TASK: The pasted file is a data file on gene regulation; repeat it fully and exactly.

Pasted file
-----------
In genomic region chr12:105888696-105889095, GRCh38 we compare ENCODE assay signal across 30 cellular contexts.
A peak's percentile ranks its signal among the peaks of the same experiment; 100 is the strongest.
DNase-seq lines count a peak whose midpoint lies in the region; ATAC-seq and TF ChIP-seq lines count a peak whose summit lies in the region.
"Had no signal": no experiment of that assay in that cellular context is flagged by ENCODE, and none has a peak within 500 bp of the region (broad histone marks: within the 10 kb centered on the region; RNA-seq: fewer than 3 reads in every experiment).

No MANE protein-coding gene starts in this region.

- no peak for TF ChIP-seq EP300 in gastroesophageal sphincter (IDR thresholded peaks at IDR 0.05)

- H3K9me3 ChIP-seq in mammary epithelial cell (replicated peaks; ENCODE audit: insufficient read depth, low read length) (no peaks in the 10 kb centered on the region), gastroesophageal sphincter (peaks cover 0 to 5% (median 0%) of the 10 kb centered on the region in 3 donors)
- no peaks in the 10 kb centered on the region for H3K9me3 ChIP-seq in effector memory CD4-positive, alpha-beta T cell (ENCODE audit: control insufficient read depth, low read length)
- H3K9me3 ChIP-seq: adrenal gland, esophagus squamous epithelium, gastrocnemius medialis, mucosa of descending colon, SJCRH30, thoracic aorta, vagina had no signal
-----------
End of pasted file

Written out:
In genomic region chr12:105888696-105889095, GRCh38 we compare ENCODE assay signal across 30 cellular contexts.
A peak's percentile ranks its signal among the peaks of the same experiment; 100 is the strongest.
DNase-seq lines count a peak whose midpoint lies in the region; ATAC-seq and TF ChIP-seq lines count a peak whose summit lies in the region.
"Had no signal": no experiment of that assay in that cellular context is flagged by ENCODE, and none has a peak within 500 bp of the region (broad histone marks: within the 10 kb centered on the region; RNA-seq: fewer than 3 reads in every experiment).

No MANE protein-coding gene starts in this region.

- no peak for TF ChIP-seq EP300 in gastroesophageal sphincter (IDR thresholded peaks at IDR 0.05)

- H3K9me3 ChIP-seq in mammary epithelial cell (replicated peaks; ENCODE audit: insufficient read depth, low read length) (no peaks in the 10 kb centered on the region), gastroesophageal sphincter (peaks cover 0 to 5% (median 0%) of the 10 kb centered on the region in 3 donors)
- no peaks in the 10 kb centered on the region for H3K9me3 ChIP-seq in effector memory CD4-positive, alpha-beta T cell (ENCODE audit: control insufficient read depth, low read length)
- H3K9me3 ChIP-seq: adrenal gland, esophagus squamous epithelium, gastrocnemius medialis, mucosa of descending colon, SJCRH30, thoracic aorta, vagina had no signal